Contrary to popular belief, being able to cast your entire fly line with pin point accuracy is not necessary when fishing for bonefish. Far more important than being able to cast a long line is how quickly you can get the fly in front of the fish. Therefore, a good ready position on the bow is extremely important.
The simplest and most widely used ready position consists of stripping out as much line as you are comfortable casting into the boat, leaving approximately a rod’s length of fly line hanging out the tip of the rod, and holding the leader or fly in your line hand. Once you spot a fish, you are able to toss the fly into the water, false cast out to the appropriate distance, and make your shot. This is an effective method to use and little line management is needed.
However, often times this method does not allow enough fly line out the end of the rod tip to effectively load the rod. Therefore, you are forced to make several extra false casts before presenting your fly to the fish. These extra false casts often waste valuable time that could mean the difference between fish, or no fish.
Recently we were joined by Wayne Walts here at Andros South who offered up his ready position he learned when fishing for tarpon in the Florida Keys. Wayne has been fishing for bonefish in the Bahamas for over twenty years and knows his way around the deck of a flats boat. Check out how Wayne stays ready at all times.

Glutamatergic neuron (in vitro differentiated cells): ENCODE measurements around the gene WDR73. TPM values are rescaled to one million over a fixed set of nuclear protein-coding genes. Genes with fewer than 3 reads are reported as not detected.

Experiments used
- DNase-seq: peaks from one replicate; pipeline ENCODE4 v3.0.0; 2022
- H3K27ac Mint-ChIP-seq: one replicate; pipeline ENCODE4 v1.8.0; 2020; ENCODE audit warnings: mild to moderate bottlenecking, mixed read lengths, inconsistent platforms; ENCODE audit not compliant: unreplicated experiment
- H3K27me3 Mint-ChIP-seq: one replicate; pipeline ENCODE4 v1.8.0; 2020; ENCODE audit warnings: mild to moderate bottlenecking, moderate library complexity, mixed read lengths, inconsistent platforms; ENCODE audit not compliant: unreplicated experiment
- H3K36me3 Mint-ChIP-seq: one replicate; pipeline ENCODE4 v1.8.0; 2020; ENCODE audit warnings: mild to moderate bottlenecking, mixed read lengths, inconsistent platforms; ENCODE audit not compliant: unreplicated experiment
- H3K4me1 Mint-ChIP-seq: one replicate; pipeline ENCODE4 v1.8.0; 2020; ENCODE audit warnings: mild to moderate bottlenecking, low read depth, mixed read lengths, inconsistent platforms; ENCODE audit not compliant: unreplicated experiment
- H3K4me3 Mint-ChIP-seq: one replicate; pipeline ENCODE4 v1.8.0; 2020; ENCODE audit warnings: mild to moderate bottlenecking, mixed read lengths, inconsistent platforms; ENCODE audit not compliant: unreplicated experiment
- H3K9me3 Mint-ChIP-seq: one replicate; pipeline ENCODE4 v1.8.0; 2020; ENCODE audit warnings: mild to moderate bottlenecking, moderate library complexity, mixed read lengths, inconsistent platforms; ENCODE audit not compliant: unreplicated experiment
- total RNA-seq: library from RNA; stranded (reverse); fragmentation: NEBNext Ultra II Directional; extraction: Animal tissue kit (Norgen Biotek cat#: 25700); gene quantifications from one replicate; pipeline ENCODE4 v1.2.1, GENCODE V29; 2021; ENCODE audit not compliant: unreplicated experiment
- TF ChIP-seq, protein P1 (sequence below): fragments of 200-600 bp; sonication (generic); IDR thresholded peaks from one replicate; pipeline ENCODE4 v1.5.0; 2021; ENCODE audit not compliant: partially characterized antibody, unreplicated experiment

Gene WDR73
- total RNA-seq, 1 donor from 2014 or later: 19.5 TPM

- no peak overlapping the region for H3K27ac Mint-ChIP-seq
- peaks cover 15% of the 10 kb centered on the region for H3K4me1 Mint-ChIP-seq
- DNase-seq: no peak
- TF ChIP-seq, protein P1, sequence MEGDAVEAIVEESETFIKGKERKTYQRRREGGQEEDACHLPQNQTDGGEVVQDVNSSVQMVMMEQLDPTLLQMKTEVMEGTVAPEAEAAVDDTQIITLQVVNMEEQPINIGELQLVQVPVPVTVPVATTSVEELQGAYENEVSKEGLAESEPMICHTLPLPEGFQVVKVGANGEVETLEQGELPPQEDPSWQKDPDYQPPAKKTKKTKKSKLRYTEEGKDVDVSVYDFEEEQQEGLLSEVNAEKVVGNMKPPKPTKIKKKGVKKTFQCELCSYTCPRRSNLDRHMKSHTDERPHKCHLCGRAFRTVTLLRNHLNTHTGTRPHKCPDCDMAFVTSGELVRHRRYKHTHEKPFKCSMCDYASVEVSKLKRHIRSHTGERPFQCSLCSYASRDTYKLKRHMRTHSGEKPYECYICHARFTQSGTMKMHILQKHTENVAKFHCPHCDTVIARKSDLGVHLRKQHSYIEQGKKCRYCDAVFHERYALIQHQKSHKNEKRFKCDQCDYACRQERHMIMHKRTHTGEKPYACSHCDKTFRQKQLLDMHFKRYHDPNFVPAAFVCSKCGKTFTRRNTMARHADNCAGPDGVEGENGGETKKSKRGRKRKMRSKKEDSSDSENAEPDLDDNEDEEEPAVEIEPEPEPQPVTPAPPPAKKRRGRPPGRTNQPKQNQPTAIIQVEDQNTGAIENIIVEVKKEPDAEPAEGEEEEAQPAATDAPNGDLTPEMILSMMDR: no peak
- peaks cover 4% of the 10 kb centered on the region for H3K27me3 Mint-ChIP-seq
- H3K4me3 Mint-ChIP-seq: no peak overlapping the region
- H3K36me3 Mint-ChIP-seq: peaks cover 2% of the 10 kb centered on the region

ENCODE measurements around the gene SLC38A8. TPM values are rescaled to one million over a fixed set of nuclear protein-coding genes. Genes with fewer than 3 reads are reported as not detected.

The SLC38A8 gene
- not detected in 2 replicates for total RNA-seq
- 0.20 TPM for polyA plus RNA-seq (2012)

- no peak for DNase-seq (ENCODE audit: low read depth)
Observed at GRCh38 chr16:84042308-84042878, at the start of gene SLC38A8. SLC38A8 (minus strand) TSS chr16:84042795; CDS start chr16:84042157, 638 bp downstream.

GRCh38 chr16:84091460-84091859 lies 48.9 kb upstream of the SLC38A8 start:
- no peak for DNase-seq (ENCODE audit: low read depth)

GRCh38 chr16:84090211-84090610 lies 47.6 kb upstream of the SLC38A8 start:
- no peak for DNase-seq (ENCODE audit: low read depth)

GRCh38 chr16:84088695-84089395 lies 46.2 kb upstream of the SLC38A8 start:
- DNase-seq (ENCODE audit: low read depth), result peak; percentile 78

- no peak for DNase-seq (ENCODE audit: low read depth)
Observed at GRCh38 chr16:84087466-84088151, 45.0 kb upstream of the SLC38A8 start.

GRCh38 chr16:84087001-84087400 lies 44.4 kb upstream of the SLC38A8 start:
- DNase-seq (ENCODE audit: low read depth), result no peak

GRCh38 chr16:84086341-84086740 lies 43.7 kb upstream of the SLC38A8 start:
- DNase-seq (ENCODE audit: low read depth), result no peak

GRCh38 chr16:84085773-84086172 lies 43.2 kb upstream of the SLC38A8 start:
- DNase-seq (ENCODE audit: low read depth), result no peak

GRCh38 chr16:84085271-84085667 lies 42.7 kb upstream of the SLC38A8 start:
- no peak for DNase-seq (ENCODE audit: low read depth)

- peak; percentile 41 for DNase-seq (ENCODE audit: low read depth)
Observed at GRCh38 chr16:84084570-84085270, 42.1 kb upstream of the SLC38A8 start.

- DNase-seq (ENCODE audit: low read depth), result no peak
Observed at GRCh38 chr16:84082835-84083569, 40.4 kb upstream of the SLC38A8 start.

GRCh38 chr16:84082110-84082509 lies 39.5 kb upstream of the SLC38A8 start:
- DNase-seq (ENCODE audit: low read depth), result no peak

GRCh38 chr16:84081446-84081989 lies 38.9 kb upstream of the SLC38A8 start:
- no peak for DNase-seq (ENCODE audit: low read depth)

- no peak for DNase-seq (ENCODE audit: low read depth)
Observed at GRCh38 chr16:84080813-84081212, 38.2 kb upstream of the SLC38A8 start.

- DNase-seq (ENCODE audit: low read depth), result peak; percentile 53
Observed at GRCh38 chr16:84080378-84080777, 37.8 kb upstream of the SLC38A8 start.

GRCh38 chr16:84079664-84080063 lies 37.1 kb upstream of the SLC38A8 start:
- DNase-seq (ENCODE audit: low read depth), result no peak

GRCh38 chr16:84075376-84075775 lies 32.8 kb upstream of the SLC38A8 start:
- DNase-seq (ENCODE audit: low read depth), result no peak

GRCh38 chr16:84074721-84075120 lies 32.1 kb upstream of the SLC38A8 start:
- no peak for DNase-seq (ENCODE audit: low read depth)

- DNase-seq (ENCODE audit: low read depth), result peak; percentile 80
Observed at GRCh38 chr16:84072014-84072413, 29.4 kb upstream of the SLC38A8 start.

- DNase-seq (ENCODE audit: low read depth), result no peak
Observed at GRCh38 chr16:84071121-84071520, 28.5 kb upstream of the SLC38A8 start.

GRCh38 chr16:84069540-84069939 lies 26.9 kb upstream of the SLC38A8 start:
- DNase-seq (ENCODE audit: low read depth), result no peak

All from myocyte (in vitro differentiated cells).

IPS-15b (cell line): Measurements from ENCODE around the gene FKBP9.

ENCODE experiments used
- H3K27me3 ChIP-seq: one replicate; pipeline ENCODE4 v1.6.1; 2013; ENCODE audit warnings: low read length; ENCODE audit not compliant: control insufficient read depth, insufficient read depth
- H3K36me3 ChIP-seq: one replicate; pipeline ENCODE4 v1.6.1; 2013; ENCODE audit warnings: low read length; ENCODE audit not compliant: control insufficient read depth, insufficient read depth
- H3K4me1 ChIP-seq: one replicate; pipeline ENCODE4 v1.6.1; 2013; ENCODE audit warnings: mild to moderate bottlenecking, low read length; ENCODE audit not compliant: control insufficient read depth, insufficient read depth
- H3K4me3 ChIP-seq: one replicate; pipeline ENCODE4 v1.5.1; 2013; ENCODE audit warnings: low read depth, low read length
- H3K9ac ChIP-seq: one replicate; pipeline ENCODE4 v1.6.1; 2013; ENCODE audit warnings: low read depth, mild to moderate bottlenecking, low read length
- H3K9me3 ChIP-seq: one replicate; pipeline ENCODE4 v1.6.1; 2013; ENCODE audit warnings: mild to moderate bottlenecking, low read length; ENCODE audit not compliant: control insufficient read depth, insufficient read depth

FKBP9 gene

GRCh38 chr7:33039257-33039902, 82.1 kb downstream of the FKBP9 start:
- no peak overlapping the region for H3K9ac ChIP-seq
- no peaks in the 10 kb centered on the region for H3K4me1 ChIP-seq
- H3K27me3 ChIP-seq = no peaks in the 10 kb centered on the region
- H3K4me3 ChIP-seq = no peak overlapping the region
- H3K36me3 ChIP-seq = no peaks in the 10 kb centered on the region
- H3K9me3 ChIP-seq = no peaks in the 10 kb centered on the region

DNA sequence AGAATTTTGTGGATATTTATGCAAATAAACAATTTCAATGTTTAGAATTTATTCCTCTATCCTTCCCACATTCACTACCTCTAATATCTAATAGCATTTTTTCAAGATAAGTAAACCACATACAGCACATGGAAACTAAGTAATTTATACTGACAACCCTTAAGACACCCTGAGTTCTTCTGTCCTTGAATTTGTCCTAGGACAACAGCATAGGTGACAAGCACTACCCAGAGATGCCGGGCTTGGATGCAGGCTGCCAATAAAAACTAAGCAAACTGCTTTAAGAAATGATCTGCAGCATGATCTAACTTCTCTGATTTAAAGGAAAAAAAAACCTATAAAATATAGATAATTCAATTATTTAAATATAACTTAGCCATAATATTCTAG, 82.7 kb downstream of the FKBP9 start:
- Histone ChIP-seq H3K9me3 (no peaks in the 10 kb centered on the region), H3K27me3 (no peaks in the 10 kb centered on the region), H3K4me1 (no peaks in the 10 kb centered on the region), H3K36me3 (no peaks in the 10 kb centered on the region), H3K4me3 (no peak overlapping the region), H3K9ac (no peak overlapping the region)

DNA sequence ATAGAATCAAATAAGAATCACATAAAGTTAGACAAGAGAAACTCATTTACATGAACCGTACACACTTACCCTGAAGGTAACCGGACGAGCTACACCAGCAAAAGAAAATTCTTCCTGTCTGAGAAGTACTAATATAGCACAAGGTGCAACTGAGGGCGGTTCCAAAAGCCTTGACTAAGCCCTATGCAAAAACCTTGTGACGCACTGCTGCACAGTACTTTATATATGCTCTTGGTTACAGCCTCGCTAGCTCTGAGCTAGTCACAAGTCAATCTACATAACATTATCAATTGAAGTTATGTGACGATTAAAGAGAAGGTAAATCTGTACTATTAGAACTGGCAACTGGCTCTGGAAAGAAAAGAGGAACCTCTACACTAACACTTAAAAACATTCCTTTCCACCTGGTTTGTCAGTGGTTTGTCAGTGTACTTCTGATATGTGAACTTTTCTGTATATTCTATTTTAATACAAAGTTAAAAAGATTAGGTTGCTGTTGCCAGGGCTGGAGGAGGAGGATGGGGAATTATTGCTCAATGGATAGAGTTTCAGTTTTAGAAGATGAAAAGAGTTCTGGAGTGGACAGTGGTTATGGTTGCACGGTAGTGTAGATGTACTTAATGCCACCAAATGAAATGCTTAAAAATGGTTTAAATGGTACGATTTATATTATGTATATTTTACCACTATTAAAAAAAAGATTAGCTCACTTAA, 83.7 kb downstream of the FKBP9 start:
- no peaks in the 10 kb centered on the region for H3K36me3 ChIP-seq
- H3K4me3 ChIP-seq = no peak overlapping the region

- Start out by casting out as much fly line as you can comfortably cast. Strip in line until approximately 20-25 feet of fly line hangs out the rod tip.
- Pinch the fly line against the cork with your middle finger of your rod hand.
- Double back over a rod length of fly line and pinch against the cork with your index finger of your rod hand, leaving a large loop of fly line from the rod tip to your index finger.
- Hold the leader just above the fly in your line hand.
Now you’re ready! Managing your line this way allows you to hold nearly double the amount of fly line outside of the rod tip, thus allowing your rod to load from the get-go. Once you spot a fish, make your sweep into your back cast while releasing the line under your index finger. If timed properly, you are able to pick up approximately thirty feet of line in one back cast and hopefully deliver the fly directly to the fish!
Bob Johnson says
Using Wayne Walts’ advanced ready position, what does he mean by “Double back over a rod length of fly line”? What is the approximate length of fly line between the tip of the rod and the point where the line is held by the index finger?